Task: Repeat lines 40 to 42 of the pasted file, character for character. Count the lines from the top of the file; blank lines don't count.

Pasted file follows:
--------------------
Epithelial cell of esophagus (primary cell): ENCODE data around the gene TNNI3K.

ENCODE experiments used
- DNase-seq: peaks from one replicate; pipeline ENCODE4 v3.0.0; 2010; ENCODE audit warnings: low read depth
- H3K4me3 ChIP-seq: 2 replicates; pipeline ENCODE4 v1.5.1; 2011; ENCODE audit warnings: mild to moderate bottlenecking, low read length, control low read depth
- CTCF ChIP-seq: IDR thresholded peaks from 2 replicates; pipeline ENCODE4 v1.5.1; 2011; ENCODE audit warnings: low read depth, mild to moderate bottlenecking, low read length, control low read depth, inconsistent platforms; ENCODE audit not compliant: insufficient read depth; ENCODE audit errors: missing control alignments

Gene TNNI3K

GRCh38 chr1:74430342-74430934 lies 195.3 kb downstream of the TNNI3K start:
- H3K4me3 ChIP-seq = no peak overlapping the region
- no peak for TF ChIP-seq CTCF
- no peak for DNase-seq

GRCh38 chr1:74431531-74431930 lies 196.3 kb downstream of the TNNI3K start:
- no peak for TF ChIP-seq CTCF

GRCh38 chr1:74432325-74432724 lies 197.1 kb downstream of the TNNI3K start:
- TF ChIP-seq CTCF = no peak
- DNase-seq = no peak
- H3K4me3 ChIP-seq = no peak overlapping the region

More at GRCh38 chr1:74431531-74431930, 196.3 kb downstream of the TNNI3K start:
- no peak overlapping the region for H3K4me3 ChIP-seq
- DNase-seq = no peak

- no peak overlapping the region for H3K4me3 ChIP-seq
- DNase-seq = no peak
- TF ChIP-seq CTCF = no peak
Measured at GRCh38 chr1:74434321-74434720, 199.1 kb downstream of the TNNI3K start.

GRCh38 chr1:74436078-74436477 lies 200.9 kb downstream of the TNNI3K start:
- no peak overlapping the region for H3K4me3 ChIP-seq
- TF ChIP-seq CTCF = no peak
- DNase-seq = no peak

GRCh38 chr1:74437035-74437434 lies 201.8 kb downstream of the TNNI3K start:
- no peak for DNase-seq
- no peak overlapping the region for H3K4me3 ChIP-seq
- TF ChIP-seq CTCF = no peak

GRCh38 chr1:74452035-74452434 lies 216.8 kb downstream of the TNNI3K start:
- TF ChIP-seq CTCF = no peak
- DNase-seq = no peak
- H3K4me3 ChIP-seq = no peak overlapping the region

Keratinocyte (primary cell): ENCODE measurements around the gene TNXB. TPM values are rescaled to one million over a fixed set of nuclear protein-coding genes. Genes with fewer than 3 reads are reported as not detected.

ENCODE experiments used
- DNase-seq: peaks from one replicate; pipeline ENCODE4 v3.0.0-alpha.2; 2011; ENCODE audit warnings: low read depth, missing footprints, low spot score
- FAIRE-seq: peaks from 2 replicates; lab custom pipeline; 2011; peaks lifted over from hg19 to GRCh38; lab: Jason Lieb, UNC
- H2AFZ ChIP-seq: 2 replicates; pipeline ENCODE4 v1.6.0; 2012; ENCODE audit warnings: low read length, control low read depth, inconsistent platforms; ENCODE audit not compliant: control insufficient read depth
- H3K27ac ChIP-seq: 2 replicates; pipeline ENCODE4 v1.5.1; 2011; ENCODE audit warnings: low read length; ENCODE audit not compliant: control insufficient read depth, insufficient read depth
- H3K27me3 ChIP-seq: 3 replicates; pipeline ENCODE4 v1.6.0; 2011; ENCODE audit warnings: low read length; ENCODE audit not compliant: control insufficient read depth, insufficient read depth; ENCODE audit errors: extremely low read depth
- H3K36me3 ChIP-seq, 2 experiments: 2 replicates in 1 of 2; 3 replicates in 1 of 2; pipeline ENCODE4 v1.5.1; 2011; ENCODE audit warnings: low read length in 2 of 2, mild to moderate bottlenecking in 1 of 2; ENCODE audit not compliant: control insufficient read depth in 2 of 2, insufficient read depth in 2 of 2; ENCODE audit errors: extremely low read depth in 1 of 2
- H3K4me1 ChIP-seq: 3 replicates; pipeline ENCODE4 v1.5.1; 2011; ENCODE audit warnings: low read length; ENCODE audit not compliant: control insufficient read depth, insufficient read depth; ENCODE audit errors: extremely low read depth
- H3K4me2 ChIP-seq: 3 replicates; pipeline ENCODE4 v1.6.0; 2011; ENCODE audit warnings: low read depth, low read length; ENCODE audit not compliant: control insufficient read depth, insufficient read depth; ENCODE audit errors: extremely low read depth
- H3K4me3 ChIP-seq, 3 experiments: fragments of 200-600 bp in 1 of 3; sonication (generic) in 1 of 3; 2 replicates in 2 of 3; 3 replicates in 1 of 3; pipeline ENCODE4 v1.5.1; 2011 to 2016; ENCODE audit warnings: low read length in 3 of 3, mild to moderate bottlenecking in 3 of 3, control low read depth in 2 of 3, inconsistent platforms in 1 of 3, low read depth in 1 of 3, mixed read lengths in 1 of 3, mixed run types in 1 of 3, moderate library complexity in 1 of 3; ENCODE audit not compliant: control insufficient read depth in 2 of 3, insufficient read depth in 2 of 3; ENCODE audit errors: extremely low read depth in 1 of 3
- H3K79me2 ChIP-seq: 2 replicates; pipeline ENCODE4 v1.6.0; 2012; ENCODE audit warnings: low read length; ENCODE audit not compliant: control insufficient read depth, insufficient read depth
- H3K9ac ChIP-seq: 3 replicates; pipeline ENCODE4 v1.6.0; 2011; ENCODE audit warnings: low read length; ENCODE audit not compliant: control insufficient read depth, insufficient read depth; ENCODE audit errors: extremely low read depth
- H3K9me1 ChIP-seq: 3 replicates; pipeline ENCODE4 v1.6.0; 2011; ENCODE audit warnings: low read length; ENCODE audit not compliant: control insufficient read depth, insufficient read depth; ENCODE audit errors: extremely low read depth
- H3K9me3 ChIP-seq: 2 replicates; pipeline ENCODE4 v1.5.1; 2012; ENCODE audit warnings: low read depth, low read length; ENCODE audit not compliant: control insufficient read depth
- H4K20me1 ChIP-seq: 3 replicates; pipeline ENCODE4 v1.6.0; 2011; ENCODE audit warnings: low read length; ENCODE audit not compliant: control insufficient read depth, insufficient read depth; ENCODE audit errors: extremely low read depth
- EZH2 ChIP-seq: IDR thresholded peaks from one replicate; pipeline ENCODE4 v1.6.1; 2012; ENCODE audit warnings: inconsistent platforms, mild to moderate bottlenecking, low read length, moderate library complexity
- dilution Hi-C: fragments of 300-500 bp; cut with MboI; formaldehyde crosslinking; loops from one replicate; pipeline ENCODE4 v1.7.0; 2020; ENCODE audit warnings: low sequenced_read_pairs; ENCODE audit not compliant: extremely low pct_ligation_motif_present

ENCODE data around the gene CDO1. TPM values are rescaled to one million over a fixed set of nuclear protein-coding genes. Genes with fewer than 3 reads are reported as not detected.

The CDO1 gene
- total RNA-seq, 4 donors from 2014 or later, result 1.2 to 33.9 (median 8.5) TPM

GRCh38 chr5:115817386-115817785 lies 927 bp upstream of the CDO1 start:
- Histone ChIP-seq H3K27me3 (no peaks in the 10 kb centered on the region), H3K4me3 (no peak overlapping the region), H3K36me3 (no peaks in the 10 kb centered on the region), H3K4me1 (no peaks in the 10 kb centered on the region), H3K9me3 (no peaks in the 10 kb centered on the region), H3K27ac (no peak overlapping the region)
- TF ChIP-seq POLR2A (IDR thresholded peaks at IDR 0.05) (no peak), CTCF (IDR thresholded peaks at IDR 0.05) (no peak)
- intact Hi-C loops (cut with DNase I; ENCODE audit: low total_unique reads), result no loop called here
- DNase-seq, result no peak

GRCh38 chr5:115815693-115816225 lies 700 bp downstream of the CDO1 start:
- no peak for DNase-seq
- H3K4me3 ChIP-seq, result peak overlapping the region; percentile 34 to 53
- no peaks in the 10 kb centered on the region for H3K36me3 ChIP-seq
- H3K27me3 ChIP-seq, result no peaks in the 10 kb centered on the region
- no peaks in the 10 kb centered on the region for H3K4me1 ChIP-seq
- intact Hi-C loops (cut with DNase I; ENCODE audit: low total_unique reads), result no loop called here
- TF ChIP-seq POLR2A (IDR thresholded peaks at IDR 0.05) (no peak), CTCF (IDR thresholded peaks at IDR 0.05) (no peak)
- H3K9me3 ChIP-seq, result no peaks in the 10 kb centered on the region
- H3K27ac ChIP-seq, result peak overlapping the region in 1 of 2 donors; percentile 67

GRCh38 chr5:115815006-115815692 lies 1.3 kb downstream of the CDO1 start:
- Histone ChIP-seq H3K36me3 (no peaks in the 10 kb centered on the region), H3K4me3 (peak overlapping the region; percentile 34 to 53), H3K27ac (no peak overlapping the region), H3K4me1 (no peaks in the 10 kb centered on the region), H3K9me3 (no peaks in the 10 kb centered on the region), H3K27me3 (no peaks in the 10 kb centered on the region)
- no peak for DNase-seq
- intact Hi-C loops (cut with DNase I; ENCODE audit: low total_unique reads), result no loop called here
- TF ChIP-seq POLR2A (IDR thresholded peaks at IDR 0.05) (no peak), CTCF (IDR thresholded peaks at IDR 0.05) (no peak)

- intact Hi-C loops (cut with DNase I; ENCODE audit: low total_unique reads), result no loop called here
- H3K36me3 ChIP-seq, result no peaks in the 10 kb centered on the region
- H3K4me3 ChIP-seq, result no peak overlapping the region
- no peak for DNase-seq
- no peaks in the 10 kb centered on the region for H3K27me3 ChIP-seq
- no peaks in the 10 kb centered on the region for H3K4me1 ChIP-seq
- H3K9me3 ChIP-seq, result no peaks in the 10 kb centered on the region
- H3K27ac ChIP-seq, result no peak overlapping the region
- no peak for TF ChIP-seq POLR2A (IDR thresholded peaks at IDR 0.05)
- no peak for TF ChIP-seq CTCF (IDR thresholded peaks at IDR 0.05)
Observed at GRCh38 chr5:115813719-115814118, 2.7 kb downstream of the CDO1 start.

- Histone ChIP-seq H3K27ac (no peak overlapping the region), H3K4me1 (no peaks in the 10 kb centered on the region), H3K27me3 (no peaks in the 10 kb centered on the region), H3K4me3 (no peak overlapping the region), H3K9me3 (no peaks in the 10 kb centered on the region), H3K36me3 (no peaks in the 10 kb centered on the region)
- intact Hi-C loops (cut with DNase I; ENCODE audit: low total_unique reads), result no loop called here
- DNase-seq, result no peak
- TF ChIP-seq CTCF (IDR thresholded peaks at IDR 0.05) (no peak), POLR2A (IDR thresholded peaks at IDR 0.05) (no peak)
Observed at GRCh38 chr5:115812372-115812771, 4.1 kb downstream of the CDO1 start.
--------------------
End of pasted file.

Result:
- H2AFZ ChIP-seq: 2 replicates; pipeline ENCODE4 v1.6.0; 2012; ENCODE audit warnings: low read length, control low read depth, inconsistent platforms; ENCODE audit not compliant: control insufficient read depth
- H3K27ac ChIP-seq: 2 replicates; pipeline ENCODE4 v1.5.1; 2011; ENCODE audit warnings: low read length; ENCODE audit not compliant: control insufficient read depth, insufficient read depth
- H3K27me3 ChIP-seq: 3 replicates; pipeline ENCODE4 v1.6.0; 2011; ENCODE audit warnings: low read length; ENCODE audit not compliant: control insufficient read depth, insufficient read depth; ENCODE audit errors: extremely low read depth